The Future of Global Food and Farming from a European Perspective
The Global Food and Farming Futures Report
The Global Food and Farming Futures report, conducted by Foresight, the UK Government’s futures think tank, has recently been published. It uses scientific evidence from an array of sources as well as futures analysis to identify critical issues facing the global food system to 2050 and to explore and analyse possible policies and interventions for addressing those challenges.
The project has taken a long term, strategic look at likely challenges over the next 40 years to 2050, and a very broad view of the food system and the wider context in which it operates, considering many different types of concerns and experiences, from African smallholders to multinational retailers, from governance to evolving consumer demand. Contributors were drawn from a wide range of disciplines: natural and social scientists and experts in risk management, economics and modelling. The project involved around 400 leading experts and stakeholders from about 35 low, middle and high-income countries across the world. The report identifies five key challenges for the future:
- Balancing future demand and supply sustainably – to ensure that food supplies are affordable;
- Ensuring adequate stability in food supplies, and protecting the most vulnerable from the volatility that does occur;
- Achieving global access to food and ending hunger (recognising that producing enough food in the world so that everyone can potentially be fed is not the same thing as ensuring food security for all);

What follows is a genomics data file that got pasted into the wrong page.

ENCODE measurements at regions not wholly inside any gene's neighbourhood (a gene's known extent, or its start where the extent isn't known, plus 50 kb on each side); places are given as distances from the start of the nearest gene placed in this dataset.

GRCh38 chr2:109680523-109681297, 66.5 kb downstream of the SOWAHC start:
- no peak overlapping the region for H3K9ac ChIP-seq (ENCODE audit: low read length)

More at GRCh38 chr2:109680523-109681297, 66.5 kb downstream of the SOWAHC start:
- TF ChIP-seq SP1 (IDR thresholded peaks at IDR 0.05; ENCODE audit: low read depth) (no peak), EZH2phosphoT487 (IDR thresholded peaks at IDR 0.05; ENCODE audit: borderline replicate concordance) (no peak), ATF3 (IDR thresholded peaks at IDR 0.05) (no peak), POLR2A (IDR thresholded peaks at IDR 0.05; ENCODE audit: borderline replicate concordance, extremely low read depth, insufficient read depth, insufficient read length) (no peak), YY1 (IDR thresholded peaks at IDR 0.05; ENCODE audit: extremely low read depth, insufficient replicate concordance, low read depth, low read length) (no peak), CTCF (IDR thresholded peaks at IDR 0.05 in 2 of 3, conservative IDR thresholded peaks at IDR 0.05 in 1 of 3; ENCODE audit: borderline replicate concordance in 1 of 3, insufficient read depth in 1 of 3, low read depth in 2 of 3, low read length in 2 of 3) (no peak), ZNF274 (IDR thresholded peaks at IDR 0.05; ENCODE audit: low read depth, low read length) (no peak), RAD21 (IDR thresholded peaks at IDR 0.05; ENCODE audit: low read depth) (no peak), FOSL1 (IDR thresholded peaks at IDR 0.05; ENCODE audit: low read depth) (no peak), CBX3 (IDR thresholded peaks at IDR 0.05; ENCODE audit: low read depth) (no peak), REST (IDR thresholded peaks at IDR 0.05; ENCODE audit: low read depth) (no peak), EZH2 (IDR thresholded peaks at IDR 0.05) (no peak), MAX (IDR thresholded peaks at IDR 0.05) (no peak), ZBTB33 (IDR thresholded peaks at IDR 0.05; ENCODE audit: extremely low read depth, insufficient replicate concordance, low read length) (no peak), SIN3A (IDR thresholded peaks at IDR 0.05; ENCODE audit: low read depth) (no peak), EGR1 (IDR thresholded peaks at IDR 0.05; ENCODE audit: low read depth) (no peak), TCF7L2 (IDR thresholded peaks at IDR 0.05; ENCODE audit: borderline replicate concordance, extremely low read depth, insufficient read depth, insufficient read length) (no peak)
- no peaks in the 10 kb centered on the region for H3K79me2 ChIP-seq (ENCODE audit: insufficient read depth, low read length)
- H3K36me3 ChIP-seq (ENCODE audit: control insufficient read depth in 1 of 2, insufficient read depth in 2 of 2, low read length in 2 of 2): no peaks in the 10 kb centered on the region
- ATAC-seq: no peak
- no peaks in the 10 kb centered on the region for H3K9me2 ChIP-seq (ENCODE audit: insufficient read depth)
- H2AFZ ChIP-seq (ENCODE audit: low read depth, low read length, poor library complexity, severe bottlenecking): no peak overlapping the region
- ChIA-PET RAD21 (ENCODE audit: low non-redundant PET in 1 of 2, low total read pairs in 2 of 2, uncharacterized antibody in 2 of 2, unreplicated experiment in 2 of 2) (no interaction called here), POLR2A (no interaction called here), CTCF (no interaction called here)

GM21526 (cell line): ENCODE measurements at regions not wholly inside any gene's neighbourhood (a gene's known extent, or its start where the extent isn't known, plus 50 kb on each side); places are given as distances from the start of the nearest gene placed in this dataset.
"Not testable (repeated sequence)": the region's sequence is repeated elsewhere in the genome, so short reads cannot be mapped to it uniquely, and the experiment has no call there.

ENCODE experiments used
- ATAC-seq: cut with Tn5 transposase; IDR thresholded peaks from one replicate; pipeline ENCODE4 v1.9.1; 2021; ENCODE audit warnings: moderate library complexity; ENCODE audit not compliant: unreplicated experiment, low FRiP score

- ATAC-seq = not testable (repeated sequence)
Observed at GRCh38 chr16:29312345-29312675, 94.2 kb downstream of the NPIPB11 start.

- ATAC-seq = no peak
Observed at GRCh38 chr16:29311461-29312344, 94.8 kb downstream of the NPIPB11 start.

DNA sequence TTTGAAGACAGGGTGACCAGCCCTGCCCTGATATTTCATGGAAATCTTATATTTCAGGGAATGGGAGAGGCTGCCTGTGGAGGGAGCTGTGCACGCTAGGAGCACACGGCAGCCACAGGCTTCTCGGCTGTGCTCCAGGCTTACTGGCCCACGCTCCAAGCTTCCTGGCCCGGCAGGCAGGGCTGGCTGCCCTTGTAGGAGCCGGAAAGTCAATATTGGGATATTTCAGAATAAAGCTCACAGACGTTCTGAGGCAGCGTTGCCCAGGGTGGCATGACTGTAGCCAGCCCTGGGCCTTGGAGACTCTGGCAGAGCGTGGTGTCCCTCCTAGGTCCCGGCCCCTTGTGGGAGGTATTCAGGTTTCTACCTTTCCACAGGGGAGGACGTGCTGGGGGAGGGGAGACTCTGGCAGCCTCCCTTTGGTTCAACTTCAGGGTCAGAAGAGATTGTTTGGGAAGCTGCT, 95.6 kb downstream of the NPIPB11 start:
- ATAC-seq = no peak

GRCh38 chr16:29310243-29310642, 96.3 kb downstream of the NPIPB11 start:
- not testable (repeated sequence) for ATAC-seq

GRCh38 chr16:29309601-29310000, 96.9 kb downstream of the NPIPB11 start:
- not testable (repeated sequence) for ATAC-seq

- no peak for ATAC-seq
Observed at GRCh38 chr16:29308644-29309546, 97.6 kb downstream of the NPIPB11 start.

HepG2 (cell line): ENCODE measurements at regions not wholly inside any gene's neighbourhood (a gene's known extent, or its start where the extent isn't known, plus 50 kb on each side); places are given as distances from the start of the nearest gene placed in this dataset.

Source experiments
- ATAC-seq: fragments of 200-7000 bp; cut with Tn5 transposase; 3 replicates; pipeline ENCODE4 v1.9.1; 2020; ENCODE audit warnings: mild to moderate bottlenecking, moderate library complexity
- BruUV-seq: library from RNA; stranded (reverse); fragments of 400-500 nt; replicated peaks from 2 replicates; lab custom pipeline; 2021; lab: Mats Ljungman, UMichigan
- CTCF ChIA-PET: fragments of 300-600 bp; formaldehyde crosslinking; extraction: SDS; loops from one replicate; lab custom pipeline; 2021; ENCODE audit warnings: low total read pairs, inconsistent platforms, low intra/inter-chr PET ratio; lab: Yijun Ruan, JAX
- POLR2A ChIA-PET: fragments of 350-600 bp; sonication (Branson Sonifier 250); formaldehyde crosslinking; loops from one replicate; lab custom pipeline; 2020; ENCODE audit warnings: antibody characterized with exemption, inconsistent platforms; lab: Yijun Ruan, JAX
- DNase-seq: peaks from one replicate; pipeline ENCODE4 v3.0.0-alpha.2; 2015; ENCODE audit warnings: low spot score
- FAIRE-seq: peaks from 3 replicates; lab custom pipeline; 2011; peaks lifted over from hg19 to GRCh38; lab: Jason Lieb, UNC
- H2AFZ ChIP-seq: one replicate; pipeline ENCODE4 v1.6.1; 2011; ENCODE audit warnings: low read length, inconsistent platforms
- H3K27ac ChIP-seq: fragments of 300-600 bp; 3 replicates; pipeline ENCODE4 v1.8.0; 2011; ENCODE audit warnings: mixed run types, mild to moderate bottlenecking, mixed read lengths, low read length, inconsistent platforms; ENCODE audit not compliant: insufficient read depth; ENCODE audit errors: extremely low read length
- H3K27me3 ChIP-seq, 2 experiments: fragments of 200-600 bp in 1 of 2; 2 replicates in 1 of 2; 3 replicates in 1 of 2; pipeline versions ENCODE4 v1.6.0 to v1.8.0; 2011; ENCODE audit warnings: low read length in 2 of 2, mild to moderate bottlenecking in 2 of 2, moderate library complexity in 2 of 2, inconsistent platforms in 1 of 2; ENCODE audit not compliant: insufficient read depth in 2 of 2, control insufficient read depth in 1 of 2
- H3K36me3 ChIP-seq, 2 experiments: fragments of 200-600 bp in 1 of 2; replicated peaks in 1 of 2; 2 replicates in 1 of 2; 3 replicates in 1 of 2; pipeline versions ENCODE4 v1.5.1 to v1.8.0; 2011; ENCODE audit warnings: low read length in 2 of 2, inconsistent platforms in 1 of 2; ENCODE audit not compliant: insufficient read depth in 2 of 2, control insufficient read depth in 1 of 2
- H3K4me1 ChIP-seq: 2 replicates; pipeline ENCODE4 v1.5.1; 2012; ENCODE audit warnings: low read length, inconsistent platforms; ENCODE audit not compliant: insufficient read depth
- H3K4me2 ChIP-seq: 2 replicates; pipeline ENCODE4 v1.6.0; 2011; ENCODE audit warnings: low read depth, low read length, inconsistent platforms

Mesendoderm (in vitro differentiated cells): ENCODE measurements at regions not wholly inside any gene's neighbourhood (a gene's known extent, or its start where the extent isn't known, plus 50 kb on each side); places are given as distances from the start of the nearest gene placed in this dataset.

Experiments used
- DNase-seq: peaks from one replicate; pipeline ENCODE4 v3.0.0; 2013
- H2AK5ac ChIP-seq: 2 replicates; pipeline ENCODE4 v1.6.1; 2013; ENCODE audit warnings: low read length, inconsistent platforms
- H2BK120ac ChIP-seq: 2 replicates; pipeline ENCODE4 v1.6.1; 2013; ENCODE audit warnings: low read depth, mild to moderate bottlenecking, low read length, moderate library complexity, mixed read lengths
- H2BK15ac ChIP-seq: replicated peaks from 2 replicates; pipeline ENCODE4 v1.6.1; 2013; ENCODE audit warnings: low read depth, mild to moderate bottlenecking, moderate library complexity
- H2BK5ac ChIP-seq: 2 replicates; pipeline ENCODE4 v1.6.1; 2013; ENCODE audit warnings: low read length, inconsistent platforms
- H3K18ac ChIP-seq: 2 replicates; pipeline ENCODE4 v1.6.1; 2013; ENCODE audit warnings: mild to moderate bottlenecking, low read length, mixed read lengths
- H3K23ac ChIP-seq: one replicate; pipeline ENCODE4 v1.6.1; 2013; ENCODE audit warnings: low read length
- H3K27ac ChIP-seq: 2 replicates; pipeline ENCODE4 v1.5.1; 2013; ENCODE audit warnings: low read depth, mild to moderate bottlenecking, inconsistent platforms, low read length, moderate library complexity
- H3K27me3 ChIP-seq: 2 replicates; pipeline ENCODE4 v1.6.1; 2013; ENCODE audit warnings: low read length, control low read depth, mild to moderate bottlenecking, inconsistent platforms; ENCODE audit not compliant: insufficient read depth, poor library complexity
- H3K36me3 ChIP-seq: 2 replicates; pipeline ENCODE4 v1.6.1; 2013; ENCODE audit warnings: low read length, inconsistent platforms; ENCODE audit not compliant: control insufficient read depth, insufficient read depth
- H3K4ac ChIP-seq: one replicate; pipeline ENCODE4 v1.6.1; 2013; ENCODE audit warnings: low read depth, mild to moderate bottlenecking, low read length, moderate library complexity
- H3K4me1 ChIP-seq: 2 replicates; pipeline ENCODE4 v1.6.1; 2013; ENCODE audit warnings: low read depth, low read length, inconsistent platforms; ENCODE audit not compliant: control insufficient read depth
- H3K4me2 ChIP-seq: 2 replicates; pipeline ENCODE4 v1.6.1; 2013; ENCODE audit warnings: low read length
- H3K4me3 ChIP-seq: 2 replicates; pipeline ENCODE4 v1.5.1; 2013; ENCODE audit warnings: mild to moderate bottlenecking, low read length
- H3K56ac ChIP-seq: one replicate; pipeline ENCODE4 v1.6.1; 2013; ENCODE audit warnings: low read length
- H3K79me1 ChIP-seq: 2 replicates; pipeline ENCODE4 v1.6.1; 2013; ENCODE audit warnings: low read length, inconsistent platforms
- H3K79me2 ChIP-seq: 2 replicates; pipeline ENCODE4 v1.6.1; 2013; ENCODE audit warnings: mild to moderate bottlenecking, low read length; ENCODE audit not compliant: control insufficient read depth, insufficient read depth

- Managing the contribution of the food system to the mitigation of climate change; and
- Maintaining biodiversity and ecosystem services while feeding the world.
Alongside this British-based project, the French have been researching this topic in their own foresight study, Agrimonde, conducted by INRA and CIRAD. Applying the same timeframe and using similar research methods, they too have recently published their report.
The French report stresses the importance of a future agriculture which is both productive and ecologically sustainable, pointing to our current food model in industrialised countries as especially ineffective in the latter. In particular, excessive consumption and excessive losses during the distribution and final consumption phases of our food model must all be recognised as key failings. The report argues that that this type of food system should not be adopted elsewhere, and highlights the importance of having a secure international market for agricultural and food products.
18 Feb 2011